"The whispers started to go around. "A white flag!" "Truce! What the heck?" "Should we go out there?" "Is it a trick?"
"Rob was the first to act. He leaped out of the trench, a lantern in one hand and a white hanky in the other. We watched, trembling with suspense, as the light from his lantern hovered away over the frozen turf and his ghostly white handkerchief waved out a peace signal. "Oh, my God," a man prayed out loud. "Let it not be a trick. Please, let there be peace tonight."
"'No killing for just this time,'" another one added. "'Peace for Christmas.'" "'Amen,'" several voices said fervently.
"Rob had now reached the two German men. All my muscles were tensed for the shot that would leave me a friend less. The one that would shatter the warm feeling of Christmas. We were all waiting, listening, afraid to look over the top of the trench for fear of witnessing Rob's death. The minutes ticked by.
"At long last, I raised my head and dared a glance towards the lights. At that moment, Rob's hearty laugh rang out, disturbing the strange silence of the night; it was the first laugh we had heard in a long time. Illuminated by the lantern light, I saw three men standing together, shaking hands and passing a bottle around. I realized I couldn't really quite see them properly, because my eyes were blurry with happy tears.
"Rob turned in the direction of our trench. "'Come on, boys,'" he shouted, "'and bring the liquor!'" Some people started at the voice. "'He's alive!" '"They meant it!'" "'Hurrah for Christmas!'"
"I clambered out of the trench and began running towards the light, calling out to the others to do the same. "'Aww, Charlie old pal, I knew you'd come," Rob said, clapping me on the back and shoving the bottle into my hands. As the liquid went down, I smiled and shook hands with the German men. My eyes were full again, and I realized that theirs were, too. "Peace," I affirmed. Although they replied in their own language, I was sure they meant the same thing.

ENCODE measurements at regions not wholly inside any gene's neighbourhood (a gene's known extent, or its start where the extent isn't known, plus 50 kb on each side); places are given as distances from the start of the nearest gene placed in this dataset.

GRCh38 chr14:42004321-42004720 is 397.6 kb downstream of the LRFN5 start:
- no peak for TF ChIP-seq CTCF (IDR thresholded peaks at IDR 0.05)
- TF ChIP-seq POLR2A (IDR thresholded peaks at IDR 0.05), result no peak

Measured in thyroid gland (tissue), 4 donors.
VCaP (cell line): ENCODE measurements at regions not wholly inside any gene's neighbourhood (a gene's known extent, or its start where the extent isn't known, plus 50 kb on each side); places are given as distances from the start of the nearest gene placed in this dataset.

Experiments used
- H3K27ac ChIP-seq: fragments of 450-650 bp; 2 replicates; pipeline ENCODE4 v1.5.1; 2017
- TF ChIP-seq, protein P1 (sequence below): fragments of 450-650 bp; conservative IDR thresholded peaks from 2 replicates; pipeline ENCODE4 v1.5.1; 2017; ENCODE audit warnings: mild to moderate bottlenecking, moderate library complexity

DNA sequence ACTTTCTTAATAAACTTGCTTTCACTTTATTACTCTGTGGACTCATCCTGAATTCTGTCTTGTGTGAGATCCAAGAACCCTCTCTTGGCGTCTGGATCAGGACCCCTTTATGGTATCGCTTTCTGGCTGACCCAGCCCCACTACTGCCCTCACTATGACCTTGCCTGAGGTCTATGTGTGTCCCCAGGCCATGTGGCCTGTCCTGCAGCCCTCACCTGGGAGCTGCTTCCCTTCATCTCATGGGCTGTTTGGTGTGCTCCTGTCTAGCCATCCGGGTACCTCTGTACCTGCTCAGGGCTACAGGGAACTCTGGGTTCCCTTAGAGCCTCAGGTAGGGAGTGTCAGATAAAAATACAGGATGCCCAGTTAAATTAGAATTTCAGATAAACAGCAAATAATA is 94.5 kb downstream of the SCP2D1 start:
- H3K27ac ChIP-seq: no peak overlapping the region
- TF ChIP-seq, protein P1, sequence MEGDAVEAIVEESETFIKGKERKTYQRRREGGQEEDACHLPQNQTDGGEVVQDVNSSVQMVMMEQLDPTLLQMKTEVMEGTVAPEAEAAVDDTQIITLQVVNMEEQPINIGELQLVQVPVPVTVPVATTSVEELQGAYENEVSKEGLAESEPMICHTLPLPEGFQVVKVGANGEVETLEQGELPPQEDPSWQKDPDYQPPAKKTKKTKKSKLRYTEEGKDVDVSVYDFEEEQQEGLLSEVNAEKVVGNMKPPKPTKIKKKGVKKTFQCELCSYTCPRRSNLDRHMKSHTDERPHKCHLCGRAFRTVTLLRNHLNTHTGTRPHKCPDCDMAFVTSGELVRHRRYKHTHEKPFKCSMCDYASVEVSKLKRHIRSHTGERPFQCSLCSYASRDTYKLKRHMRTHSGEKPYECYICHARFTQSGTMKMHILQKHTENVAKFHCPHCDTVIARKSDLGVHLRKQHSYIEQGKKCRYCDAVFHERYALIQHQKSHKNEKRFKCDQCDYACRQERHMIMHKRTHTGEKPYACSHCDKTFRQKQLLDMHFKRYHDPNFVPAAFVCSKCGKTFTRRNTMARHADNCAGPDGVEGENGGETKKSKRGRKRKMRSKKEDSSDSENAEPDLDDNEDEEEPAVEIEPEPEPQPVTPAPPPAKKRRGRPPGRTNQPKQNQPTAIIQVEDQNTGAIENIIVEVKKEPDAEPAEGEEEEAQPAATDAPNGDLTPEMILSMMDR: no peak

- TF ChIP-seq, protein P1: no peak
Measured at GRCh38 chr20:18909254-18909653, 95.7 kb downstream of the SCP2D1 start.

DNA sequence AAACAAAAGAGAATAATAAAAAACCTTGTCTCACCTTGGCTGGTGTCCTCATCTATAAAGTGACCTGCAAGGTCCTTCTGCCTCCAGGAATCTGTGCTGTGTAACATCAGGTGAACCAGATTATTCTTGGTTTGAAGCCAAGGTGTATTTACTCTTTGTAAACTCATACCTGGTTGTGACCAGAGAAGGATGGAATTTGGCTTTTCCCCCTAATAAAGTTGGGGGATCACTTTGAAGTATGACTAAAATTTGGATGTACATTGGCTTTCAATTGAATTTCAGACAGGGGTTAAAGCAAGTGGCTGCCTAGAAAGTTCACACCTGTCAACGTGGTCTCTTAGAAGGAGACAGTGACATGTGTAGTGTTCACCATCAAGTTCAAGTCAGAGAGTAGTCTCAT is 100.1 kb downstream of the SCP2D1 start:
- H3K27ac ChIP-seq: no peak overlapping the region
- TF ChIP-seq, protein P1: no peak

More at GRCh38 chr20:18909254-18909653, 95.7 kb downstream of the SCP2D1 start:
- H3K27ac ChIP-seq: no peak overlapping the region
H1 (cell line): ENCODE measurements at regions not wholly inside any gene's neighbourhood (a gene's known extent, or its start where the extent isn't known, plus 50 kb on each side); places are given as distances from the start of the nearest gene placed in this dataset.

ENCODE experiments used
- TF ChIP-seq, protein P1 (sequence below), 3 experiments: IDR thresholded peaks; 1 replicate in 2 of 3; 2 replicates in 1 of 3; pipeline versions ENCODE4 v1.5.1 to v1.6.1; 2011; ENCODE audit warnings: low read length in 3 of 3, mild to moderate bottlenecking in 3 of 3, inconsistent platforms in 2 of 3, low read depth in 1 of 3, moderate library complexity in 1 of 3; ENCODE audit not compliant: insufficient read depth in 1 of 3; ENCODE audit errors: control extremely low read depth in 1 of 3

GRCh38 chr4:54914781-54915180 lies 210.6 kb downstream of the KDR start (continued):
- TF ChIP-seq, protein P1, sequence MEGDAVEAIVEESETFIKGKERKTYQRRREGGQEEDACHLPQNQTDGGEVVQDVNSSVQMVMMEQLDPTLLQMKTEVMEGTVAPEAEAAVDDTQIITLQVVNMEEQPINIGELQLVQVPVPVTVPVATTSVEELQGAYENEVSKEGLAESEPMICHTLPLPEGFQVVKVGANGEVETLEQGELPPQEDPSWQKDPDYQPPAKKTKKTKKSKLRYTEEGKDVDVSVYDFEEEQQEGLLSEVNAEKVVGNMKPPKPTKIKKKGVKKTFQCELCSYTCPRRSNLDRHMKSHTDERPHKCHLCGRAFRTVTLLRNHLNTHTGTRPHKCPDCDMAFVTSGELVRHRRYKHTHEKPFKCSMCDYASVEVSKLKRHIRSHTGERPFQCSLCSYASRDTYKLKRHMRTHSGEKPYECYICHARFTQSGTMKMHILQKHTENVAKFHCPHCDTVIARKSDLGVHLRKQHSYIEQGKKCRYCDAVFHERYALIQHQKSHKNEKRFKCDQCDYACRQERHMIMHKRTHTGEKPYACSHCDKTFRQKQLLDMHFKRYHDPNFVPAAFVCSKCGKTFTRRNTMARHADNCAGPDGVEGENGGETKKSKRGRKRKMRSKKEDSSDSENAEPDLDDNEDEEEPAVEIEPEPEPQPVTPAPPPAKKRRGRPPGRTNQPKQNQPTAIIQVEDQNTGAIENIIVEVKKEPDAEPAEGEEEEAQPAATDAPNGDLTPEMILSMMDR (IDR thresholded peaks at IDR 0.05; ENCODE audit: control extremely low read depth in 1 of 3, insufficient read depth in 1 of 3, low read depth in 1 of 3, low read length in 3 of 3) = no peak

"One German pointed to himself. "'Johann,'" he said. "'Karl,"" the other one introduced himself. I smiled. "'Charlie,'" I spoke happily.
"Rob's coat pocket was open, and a picture fell out, dog-eared and folded too many times. "'Oh,'" he gasped, looking at it. I sneaked a glance; it was his family--mother, father, sister, brother--and so it was no wonder it was painful. Karl looked over Rob's shoulder. "'Ach,'" he sighed softly, and started fumbling with his own coat pocket and produced a photograph of his family. When seen next to each other, the families looked so similar no one could have guessed that one was German and the other, English.
"The night wore on, with more and more men coming to greet each other, exchange names and show pictures of loved ones, whose similarities were astonishing. I guessed that we had this image of Germans as being fearsome, savage, ruthless and bloodthirsty. How far we were from the truth, I thought as Johann blinked tears away at seeing pictures of my family next to his own. "'Gott in Himmel,'" I heard him whisper.
"With the dawn, all of us, British and German alike, began to drift back to the trenches on either side of the field. I wished the night could have gone on and on and on until the war was over; the sunrise meant the beginning of another day of blood, another day of death. As the sun rose, inexorably over the cold world: colder now, for lack of the warmth of love we had felt all through the night.
"From that night onward, not a day went by in that terrible war when I did not wonder who was lying in the mud on the other side of the battlefield, gasping their last breath. Did I kill many men? How many families did I tear apart by pulling the trigger on my gun? How was the whole populace deceived into thinking that the Germans were ruthless animals who enjoyed the blood and death? It was not them who were ruthless; they were like us. They did it for their nation, for their leaders, because they wanted to feel patriotic. The soldiers of war are not the savages; it is the war itself that kills. I believe that is the most important lesson I ever learned through all those terrible months and years.
"I am still amazed at the power and love of Christmas that brought us together for that single, magical night. I will never forget it, as long as I live."
Grandpa shifted in his chair and wiped his eyes. Then he grinned at Danny. "Do you still want to play war?"
Danny's face was serious. "Nahhhh," he replied, frowning. Then he brightened. "Grandpa, you want to go build a snowman?"